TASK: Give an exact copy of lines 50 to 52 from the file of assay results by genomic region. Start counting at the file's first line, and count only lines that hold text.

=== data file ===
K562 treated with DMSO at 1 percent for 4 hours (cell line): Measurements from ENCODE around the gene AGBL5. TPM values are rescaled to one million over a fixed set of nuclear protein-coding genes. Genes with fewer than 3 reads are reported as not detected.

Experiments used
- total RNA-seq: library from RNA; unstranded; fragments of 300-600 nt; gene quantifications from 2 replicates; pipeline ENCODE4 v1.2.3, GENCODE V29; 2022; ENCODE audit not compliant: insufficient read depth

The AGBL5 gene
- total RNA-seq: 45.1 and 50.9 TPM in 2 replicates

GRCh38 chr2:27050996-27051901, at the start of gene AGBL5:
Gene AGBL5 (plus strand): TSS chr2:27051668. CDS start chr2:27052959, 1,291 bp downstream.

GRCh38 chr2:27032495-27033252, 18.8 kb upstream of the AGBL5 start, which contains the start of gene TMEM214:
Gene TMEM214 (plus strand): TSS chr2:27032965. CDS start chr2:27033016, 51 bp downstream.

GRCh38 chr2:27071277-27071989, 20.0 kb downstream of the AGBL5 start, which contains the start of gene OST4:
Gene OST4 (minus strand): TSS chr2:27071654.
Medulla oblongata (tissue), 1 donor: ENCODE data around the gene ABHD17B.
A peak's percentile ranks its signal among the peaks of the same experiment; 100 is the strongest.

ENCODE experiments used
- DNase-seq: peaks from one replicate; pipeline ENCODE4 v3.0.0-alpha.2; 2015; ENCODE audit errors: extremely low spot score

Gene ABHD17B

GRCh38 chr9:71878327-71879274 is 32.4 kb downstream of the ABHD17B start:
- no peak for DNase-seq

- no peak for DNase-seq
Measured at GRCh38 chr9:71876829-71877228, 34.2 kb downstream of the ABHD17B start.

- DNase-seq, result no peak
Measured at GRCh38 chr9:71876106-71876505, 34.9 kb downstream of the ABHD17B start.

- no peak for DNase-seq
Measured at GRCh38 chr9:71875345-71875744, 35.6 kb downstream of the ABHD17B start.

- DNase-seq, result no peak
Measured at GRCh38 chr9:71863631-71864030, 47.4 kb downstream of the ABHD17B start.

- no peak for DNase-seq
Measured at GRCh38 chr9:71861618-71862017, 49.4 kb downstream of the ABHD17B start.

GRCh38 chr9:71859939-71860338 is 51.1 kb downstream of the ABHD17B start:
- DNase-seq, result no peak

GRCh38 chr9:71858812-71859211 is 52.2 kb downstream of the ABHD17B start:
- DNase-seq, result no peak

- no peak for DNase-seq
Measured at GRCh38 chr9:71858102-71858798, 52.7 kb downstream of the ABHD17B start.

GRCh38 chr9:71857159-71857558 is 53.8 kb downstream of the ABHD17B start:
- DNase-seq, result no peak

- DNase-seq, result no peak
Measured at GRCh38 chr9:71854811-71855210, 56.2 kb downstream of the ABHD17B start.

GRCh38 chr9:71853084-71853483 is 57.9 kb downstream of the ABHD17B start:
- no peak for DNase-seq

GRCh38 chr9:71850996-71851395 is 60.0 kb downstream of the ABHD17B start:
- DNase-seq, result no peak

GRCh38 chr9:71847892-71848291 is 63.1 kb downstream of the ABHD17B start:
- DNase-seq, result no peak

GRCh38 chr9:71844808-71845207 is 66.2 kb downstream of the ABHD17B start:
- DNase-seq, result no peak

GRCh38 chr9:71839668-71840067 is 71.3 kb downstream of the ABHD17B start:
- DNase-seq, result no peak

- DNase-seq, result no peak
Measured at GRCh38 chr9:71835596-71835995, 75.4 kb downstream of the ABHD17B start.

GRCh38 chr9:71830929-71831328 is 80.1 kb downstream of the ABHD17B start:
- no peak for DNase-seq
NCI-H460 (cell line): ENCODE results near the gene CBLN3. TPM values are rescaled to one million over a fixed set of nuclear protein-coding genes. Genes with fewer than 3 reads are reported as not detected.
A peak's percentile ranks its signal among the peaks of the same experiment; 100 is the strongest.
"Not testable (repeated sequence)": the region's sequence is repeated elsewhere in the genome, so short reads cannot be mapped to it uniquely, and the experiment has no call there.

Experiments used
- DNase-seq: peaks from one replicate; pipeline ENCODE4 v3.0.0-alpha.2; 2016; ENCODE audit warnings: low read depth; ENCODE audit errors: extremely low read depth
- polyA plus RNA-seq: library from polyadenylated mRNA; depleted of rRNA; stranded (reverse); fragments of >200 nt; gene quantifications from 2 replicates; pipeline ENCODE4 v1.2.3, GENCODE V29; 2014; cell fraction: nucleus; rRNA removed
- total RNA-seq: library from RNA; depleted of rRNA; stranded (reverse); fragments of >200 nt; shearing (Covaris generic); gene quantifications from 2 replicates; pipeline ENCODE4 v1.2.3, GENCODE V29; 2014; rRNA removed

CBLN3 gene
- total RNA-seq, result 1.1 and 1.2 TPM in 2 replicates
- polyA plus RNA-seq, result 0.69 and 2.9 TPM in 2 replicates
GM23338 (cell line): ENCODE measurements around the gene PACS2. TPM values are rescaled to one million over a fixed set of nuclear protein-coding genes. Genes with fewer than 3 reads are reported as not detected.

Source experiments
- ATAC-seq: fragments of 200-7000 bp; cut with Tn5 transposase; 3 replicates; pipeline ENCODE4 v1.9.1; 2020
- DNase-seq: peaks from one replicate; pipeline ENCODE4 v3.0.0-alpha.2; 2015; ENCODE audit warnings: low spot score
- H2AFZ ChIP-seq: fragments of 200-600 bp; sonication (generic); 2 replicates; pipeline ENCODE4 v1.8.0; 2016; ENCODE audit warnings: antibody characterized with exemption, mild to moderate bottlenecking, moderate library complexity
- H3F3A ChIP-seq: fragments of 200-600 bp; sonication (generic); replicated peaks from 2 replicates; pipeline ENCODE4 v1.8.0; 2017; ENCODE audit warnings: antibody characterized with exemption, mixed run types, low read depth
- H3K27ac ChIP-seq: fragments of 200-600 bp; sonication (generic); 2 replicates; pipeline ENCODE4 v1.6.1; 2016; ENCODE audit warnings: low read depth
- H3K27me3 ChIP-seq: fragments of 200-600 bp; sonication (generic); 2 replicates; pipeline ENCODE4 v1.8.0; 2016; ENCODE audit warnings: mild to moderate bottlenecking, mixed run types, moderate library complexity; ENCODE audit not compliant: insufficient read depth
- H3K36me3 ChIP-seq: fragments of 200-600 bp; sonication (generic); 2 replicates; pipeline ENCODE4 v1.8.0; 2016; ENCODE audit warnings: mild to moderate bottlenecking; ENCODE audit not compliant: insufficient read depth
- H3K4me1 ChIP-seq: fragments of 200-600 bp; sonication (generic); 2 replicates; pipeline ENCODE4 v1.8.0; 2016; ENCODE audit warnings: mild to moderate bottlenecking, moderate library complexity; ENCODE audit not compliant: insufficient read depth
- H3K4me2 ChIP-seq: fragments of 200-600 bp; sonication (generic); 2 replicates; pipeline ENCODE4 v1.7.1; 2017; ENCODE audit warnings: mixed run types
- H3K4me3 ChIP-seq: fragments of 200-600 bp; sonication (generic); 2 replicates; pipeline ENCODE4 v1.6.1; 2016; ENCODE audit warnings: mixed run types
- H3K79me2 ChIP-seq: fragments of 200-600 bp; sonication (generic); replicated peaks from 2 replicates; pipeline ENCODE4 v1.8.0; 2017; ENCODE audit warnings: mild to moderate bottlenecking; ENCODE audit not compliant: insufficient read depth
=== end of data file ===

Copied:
Measured at GRCh38 chr9:71835596-71835995, 75.4 kb downstream of the ABHD17B start.

GRCh38 chr9:71830929-71831328 is 80.1 kb downstream of the ABHD17B start:
- no peak for DNase-seq